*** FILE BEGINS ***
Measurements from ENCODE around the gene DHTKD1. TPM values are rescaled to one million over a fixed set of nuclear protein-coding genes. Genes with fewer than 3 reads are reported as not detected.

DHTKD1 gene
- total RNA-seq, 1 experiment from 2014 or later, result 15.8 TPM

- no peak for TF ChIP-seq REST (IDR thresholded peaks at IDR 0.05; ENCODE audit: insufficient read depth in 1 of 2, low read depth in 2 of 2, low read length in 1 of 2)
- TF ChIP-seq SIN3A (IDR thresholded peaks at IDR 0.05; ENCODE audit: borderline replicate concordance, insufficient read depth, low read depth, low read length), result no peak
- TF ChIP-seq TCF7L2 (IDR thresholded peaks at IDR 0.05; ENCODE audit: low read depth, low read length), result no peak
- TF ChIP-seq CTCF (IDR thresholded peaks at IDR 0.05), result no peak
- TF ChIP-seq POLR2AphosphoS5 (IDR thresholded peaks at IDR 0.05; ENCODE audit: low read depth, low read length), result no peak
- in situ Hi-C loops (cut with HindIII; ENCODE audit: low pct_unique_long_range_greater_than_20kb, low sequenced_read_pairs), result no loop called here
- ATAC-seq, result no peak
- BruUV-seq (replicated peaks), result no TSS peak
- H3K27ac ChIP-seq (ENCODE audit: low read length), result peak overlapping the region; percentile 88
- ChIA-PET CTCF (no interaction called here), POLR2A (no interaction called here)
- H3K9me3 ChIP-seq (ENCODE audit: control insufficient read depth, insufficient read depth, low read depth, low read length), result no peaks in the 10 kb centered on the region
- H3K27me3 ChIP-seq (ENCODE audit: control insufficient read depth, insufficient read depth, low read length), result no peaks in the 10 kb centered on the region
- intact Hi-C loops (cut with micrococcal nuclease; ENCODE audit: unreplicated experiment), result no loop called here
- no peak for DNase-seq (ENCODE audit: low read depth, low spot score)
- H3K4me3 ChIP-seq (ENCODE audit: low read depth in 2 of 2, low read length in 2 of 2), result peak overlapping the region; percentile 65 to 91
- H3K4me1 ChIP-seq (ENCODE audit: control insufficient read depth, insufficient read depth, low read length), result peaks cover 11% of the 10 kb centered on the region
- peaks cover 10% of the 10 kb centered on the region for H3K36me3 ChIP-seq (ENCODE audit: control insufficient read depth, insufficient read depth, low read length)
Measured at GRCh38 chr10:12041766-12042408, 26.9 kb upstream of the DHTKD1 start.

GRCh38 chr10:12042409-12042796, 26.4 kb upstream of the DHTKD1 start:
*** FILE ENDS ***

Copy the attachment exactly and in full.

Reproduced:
Measurements from ENCODE around the gene DHTKD1. TPM values are rescaled to one million over a fixed set of nuclear protein-coding genes. Genes with fewer than 3 reads are reported as not detected.

DHTKD1 gene
- total RNA-seq, 1 experiment from 2014 or later, result 15.8 TPM

- no peak for TF ChIP-seq REST (IDR thresholded peaks at IDR 0.05; ENCODE audit: insufficient read depth in 1 of 2, low read depth in 2 of 2, low read length in 1 of 2)
- TF ChIP-seq SIN3A (IDR thresholded peaks at IDR 0.05; ENCODE audit: borderline replicate concordance, insufficient read depth, low read depth, low read length), result no peak
- TF ChIP-seq TCF7L2 (IDR thresholded peaks at IDR 0.05; ENCODE audit: low read depth, low read length), result no peak
- TF ChIP-seq CTCF (IDR thresholded peaks at IDR 0.05), result no peak
- TF ChIP-seq POLR2AphosphoS5 (IDR thresholded peaks at IDR 0.05; ENCODE audit: low read depth, low read length), result no peak
- in situ Hi-C loops (cut with HindIII; ENCODE audit: low pct_unique_long_range_greater_than_20kb, low sequenced_read_pairs), result no loop called here
- ATAC-seq, result no peak
- BruUV-seq (replicated peaks), result no TSS peak
- H3K27ac ChIP-seq (ENCODE audit: low read length), result peak overlapping the region; percentile 88
- ChIA-PET CTCF (no interaction called here), POLR2A (no interaction called here)
- H3K9me3 ChIP-seq (ENCODE audit: control insufficient read depth, insufficient read depth, low read depth, low read length), result no peaks in the 10 kb centered on the region
- H3K27me3 ChIP-seq (ENCODE audit: control insufficient read depth, insufficient read depth, low read length), result no peaks in the 10 kb centered on the region
- intact Hi-C loops (cut with micrococcal nuclease; ENCODE audit: unreplicated experiment), result no loop called here
- no peak for DNase-seq (ENCODE audit: low read depth, low spot score)
- H3K4me3 ChIP-seq (ENCODE audit: low read depth in 2 of 2, low read length in 2 of 2), result peak overlapping the region; percentile 65 to 91
- H3K4me1 ChIP-seq (ENCODE audit: control insufficient read depth, insufficient read depth, low read length), result peaks cover 11% of the 10 kb centered on the region
- peaks cover 10% of the 10 kb centered on the region for H3K36me3 ChIP-seq (ENCODE audit: control insufficient read depth, insufficient read depth, low read length)
Measured at GRCh38 chr10:12041766-12042408, 26.9 kb upstream of the DHTKD1 start.

GRCh38 chr10:12042409-12042796, 26.4 kb upstream of the DHTKD1 start: